Well, I may have had more Cocktail Talk posts from Anthony Trollope than any other author. I haven’t, like, counted, or anything, so it’s a guess – but a good one. If you’d like to learn about my Trollopean leanings, then you should go browse those posts. Or, read this one first, then browse them. One way or another, browse them! Hah. An Eye For An Eye isn’t consider in the core top Trollopes, but it’s a good read, and one that moves rapidly. There’s lots of Irish coastline, and lots of characters driven in ways that feel appropriate even today, even if the actual kickoff motivations aren’t. There’s also love, revenge, betrayal, and the below quote about drinking with a priest.
The dinner at the priest’s was very jovial. There was a bottle of sherry and there was a bottle of port, procured, chiefly for the sake of appearance, from a grocer’s shop at Ennistimon;–but the whiskey had come from Cork and had been in the priest’s keeping for the last dozen years. He good-humoredly acknowledged that the wine was nothing, but expressed an opinion that Mr. Neville might find it difficult to beat the “sperrits.” “It’s thrue for you, Father Marty,” said the rival priest from Milltown Malbay, “and it’s you that should know good sperrits from bad if ony man in Ireland does.”
–Anthony Trollope, An Eye For An Eye
July 14, 2015
Hey, I think everyone in the world knows this, but if you’re one of the few that don’t, well, I am here to tell you – I love me some Anthony Trollope. I wonder where I rank, now that I’m pondering the whole thing, on the world’s list of Anthony Trollope fans. I’ll bet I’m in the top 100! Really! I’ve read nearly everything (and that’s saying something, cause he was one prolific mid-1800s English writer) and many things twice. I’ve read so much Trollope I’m amazed when I find one of the few books I’ve missed. Amazed and happy, as when I picked up John Caldigate recently. Most of those I haven’t read aren’t considered “major” Trollope works (whatever that means), but damn, I believe John Caligate should get some consideration. One of the more epic Trollope’s I’ve read, it has a huge cast of characters, a sea voyage, some time spent in the Australian gold mines, a bigamy trial, and lots of the English countryside-ing that Trollope is so known for. I loved it. And not just because of the below quote, which describes how a certain farmer drinks his wine.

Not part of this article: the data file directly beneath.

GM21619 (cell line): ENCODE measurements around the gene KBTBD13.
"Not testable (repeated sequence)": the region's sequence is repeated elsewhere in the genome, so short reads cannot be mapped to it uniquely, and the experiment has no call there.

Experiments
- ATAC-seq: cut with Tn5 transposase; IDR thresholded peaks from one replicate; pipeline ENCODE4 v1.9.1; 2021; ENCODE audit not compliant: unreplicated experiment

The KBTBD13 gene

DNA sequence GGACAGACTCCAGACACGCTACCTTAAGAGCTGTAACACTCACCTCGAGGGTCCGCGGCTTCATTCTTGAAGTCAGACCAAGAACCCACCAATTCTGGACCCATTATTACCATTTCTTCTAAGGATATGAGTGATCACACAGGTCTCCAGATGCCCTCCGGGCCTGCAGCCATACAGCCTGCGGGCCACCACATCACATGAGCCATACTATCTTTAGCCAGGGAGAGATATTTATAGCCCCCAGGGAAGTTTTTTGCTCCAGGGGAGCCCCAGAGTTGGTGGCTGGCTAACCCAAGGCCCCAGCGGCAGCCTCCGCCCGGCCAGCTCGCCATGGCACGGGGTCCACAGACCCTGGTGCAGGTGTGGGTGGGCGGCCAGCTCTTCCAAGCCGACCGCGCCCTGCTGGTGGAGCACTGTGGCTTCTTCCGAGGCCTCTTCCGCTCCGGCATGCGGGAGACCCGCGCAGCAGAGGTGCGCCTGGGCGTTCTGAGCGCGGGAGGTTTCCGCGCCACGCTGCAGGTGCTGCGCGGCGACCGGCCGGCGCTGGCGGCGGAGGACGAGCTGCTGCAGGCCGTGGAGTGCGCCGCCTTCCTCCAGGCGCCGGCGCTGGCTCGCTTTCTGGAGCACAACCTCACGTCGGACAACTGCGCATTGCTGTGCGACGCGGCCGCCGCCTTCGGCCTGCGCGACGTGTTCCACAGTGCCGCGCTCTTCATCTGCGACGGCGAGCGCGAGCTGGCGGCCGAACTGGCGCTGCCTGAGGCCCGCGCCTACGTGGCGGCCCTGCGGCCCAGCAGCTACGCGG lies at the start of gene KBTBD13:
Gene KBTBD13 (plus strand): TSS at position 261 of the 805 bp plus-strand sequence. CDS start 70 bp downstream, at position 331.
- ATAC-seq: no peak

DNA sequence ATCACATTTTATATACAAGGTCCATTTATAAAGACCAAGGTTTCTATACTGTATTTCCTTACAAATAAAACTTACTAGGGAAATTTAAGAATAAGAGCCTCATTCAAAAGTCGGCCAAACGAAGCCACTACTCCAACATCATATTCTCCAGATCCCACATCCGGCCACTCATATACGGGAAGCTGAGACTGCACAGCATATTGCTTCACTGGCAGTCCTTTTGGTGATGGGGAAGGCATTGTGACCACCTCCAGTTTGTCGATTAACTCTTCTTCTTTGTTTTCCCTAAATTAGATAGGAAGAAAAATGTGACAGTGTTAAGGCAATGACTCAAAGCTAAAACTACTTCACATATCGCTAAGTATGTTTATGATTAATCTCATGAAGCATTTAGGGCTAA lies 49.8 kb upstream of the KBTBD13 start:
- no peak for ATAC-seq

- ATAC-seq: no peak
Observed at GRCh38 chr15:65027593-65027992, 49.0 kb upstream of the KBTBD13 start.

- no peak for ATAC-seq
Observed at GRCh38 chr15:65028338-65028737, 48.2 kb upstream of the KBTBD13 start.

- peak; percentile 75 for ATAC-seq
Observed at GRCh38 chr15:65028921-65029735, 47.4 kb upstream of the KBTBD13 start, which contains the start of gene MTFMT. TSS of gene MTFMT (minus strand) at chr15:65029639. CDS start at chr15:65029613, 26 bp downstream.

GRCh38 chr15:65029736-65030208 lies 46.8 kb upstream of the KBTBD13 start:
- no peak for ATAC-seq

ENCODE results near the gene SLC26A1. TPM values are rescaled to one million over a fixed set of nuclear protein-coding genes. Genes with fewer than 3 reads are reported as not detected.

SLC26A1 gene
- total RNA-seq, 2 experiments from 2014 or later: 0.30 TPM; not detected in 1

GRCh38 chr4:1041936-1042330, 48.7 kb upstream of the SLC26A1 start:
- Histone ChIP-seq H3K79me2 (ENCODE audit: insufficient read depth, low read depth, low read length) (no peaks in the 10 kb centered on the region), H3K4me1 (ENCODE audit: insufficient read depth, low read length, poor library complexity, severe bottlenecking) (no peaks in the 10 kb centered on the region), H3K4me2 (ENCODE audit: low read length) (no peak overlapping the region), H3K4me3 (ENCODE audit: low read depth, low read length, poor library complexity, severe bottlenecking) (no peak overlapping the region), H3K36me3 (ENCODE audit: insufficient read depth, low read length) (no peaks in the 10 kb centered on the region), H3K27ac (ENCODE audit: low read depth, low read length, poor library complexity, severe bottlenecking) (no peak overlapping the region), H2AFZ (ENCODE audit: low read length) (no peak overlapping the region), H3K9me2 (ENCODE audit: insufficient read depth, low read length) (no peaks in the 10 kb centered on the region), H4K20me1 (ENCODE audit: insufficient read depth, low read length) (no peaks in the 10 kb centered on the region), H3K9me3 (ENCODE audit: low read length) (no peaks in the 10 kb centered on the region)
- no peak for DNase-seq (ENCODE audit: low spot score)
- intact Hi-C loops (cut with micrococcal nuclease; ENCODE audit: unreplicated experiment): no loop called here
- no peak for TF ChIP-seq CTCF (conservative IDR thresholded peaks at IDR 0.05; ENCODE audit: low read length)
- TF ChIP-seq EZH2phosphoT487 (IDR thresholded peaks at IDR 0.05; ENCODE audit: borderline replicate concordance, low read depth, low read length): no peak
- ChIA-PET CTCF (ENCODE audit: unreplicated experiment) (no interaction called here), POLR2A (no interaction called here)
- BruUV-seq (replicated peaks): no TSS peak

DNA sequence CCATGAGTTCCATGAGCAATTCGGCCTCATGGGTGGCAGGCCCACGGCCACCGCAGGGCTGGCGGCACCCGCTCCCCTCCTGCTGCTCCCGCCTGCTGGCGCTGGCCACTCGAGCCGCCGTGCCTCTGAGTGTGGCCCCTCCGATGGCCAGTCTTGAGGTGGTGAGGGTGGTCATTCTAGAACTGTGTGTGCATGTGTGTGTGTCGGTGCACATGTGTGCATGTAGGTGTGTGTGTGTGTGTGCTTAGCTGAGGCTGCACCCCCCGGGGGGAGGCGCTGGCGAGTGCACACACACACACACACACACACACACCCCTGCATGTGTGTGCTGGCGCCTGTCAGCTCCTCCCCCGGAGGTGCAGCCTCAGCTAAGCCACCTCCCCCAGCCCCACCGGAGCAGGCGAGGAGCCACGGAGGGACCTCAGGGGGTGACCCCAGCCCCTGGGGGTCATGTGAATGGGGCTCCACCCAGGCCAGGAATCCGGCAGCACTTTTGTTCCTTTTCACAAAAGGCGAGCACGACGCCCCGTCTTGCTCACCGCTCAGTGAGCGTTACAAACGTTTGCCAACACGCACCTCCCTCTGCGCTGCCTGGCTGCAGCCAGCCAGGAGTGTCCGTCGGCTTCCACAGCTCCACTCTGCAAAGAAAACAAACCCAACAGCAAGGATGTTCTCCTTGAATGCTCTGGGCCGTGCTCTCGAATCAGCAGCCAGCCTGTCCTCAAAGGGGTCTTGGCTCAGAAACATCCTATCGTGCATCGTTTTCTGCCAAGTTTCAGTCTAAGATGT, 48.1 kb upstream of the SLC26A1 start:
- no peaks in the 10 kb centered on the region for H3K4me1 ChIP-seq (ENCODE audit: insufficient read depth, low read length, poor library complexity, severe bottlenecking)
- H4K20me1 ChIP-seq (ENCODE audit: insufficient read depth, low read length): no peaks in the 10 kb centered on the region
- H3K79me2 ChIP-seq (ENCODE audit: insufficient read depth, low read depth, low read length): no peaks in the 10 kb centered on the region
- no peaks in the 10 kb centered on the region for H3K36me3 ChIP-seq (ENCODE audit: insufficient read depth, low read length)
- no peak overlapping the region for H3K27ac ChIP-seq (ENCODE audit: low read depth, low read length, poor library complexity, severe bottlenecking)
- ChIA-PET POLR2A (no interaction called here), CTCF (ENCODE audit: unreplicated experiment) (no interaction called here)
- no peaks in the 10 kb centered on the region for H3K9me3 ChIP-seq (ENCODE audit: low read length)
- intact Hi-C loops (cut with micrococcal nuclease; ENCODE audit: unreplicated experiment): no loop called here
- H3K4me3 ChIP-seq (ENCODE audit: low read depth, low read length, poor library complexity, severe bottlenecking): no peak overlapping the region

Then the tray was brought in with wine, and everybody drank everybody’s health, and there was another shaking of hands all round. Mr. Purvidge, it was observed, drank the health of every separate member of the family in a separate bumper, pressing the edge of the glass securely to his lips, and then sending the whole contents down his throat at one throw with a chunk from his little finger.
– Anthony Trollop, John Caldigate
September 23, 2014
I recently picked up a couple Trollope books I hadn’t read before (which is rare – if you don’t know of my Trollopean love, go check out past Trollope Cocktail Talks), thanks to Powell’s, and as long-time readers of this here blog could guess, I was super excited to find them. Both because I could happily read Trollope all day long, and because the books tend to contain a nice bit of Cocktail Talk, too. For example, one of the books was Ralph the Heir, about a somewhat ne’er-do-well running into trouble before some inheritance kicks in, along with being about his much nicer cousins, and how they all end up and with who. It’s fantastic, really. But having a ne’er-do-well means, naturally, that there’s some time spent in clubs and bars, which leads to the below quote – one of the best about how service is sometimes driven.
Mrs. Horsball got out from some secluded nook a special bottle of orange-brandy in his favour – which Lieutenant Cox would have consumed on the day of its opening, had not Mrs. Horsball with considerable acrimony declined to supply his orders. The sister with ringlets smiled and smirked whenever the young Squire went near the bar. The sister in ringlets was given to flirtations of this kind, would listen with sweetest complacency to compliments on her beauty, and would return them with interest. But she never encouraged this sort of intimacy with gentlemen who did not pay their bills, or with those whose dealings with the house were not of a profitable nature. The man who expected that Miss Horsball would smile upon him because he ordered a glass of sherry and bitters or half-a-pint of pale ale was very much mistaken; but the softness of her smile for those who consumed the Moonbeam Champagne was unbounded. Love and commerce with her ran together, and regulated each other in a manner that was exceedingly advantageous to her brother.
–Anthony Trollope, Ralph the Heir